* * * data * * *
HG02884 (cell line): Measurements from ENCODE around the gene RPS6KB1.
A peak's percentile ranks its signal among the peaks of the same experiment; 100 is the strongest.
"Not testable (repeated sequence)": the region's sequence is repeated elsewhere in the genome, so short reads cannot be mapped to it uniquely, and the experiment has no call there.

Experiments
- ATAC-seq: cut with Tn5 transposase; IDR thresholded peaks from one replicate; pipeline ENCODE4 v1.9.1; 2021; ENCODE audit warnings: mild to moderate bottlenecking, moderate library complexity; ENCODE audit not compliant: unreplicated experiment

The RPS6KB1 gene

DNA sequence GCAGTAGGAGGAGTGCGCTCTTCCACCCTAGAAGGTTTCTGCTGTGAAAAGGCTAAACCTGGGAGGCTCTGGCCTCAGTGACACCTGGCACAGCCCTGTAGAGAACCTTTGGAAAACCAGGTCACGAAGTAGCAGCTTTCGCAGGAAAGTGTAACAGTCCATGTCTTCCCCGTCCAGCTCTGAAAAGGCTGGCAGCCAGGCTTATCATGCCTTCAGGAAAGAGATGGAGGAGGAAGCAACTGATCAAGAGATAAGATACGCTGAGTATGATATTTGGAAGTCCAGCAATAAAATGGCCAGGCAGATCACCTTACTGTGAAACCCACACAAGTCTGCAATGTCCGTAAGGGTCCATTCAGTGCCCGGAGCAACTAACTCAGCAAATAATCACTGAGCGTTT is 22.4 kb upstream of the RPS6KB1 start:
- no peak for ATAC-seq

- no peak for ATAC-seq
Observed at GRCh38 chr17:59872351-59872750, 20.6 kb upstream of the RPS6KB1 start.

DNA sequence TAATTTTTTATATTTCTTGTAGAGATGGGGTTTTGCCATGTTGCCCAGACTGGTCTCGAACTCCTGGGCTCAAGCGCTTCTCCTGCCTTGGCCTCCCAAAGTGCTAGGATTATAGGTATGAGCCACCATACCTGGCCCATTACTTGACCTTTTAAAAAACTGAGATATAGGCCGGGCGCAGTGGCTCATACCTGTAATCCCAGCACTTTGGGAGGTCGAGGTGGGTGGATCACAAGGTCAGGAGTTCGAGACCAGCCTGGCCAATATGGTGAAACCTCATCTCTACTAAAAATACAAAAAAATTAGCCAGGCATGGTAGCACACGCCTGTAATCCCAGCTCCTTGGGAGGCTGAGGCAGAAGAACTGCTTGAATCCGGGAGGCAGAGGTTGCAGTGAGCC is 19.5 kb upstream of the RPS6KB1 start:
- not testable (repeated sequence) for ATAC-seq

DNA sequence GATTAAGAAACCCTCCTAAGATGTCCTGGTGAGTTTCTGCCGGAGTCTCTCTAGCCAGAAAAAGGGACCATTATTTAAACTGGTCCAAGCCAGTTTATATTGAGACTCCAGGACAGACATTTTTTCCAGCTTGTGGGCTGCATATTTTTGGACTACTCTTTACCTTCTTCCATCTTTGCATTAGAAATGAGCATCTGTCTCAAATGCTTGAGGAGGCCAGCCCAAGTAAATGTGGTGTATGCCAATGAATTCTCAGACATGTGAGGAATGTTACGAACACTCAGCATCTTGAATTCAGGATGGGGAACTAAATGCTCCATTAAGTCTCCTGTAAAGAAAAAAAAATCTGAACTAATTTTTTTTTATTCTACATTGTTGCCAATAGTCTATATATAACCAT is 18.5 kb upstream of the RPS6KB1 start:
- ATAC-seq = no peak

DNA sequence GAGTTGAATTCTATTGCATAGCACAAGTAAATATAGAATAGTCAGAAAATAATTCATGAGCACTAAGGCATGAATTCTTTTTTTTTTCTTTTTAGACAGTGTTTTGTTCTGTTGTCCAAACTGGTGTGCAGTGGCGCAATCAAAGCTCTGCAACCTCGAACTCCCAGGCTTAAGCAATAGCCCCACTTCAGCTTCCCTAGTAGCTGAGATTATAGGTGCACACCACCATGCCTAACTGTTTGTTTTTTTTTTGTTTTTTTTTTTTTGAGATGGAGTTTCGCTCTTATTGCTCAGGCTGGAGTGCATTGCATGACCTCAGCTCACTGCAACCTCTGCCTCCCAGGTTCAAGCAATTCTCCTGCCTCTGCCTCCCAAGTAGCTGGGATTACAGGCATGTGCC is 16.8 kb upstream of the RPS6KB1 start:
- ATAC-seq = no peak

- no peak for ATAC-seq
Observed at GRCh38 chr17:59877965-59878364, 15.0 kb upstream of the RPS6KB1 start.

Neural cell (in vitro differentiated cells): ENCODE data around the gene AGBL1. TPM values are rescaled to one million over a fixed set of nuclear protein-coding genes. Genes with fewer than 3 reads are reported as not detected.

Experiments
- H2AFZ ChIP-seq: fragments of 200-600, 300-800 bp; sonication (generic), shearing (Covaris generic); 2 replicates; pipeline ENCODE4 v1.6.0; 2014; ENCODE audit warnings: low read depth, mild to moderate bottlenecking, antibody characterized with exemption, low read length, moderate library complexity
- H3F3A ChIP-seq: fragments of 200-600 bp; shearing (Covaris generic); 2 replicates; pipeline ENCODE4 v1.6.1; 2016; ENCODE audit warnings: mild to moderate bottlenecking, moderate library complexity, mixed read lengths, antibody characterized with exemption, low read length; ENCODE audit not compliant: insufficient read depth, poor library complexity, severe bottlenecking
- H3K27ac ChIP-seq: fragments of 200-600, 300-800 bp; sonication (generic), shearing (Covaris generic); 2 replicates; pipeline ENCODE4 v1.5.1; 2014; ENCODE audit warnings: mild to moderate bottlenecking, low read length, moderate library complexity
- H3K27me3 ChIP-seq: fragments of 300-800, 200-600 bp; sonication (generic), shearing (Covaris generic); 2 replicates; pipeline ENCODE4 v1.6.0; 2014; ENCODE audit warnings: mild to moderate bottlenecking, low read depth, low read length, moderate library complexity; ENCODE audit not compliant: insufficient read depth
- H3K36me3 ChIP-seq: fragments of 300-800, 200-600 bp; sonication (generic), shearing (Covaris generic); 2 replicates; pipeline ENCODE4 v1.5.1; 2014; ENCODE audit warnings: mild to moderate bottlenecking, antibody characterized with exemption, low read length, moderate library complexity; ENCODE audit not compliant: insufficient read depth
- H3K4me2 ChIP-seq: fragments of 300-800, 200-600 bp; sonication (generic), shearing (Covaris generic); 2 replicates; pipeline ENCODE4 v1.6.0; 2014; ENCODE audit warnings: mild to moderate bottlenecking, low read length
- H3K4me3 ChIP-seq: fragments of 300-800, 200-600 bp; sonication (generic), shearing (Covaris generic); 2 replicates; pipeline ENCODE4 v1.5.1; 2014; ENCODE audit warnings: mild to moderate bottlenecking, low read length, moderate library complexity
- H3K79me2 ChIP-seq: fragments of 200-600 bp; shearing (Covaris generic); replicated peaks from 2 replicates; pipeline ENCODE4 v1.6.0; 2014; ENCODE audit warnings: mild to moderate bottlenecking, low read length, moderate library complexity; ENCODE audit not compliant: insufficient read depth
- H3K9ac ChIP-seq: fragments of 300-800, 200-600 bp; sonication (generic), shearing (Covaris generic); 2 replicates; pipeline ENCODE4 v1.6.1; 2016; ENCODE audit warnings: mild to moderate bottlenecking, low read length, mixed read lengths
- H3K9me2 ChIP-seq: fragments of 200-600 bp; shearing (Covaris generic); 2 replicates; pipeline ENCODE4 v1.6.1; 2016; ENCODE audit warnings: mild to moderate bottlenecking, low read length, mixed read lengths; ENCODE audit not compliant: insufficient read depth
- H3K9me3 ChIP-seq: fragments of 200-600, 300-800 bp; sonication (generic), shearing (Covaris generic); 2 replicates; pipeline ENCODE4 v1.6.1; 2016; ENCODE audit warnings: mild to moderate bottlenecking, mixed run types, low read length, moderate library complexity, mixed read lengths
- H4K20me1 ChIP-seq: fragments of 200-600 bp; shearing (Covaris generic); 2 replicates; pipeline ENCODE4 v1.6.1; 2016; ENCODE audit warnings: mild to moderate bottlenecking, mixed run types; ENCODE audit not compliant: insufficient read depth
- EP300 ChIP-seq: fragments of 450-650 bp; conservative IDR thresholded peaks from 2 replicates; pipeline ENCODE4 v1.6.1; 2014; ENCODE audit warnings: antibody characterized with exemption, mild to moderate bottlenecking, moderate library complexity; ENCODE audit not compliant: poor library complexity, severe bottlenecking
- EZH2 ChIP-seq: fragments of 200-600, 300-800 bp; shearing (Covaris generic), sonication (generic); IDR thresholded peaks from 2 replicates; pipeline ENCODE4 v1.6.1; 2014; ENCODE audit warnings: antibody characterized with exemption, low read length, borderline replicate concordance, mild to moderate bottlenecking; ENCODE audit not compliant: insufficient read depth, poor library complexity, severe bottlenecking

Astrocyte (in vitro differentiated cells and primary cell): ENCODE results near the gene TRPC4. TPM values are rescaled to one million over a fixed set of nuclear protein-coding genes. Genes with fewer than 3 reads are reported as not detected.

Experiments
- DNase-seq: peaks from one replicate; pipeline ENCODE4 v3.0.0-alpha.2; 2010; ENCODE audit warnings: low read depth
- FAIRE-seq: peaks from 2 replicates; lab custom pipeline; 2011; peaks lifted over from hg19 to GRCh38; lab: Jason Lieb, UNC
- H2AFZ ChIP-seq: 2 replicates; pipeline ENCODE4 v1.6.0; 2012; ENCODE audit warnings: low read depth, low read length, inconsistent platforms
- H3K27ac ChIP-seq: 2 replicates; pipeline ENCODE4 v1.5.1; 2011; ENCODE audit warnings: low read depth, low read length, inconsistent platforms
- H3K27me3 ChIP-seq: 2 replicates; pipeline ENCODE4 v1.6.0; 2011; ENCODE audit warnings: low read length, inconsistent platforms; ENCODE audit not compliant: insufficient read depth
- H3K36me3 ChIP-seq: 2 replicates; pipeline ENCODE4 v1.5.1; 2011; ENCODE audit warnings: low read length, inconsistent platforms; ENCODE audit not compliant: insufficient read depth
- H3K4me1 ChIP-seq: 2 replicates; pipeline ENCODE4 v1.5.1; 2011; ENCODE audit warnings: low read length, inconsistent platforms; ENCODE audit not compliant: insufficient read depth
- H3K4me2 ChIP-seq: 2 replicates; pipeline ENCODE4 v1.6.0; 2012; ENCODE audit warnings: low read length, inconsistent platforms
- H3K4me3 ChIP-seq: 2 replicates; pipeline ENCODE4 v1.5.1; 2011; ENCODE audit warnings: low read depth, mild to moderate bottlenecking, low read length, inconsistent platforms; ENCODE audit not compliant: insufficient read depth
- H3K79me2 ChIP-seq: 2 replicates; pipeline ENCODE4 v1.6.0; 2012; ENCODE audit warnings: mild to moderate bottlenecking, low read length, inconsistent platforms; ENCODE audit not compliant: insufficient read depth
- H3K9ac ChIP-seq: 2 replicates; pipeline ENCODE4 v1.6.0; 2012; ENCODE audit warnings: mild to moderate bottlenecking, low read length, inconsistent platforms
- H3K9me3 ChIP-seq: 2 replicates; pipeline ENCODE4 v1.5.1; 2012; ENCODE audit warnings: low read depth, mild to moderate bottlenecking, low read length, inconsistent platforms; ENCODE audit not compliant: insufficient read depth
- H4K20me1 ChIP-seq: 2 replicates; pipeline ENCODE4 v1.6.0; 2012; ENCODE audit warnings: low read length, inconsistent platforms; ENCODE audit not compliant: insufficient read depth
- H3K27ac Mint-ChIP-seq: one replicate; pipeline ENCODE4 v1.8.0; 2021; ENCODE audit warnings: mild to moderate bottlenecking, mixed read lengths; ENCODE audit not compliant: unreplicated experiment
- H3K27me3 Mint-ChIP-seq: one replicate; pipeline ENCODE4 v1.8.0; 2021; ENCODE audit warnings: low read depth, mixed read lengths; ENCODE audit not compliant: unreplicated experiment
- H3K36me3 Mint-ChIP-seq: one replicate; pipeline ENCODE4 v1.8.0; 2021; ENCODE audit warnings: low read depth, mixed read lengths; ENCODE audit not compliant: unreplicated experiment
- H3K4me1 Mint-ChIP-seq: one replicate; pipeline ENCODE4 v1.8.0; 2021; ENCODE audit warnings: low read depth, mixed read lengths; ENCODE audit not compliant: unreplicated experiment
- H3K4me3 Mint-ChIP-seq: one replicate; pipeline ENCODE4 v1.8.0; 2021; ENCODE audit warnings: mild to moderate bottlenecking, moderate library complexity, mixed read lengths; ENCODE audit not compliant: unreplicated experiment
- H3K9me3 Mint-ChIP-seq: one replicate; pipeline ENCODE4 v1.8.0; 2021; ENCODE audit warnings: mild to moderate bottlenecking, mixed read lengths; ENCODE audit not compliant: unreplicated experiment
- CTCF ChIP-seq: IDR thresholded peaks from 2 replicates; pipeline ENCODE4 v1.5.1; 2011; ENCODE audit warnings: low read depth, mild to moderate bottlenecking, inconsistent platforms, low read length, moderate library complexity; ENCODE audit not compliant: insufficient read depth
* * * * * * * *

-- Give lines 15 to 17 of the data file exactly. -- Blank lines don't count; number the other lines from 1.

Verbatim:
DNA sequence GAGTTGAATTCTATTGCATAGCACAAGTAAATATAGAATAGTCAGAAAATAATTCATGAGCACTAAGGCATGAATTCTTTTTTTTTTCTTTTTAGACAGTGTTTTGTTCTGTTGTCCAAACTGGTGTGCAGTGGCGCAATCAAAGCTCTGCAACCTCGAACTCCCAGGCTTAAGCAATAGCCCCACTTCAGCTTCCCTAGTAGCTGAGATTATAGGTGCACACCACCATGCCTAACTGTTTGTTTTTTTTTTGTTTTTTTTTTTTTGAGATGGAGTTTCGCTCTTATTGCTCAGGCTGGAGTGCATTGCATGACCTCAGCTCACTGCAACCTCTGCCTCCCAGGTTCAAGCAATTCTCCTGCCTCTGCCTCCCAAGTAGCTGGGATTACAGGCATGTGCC is 16.8 kb upstream of the RPS6KB1 start:
- ATAC-seq = no peak

- no peak for ATAC-seq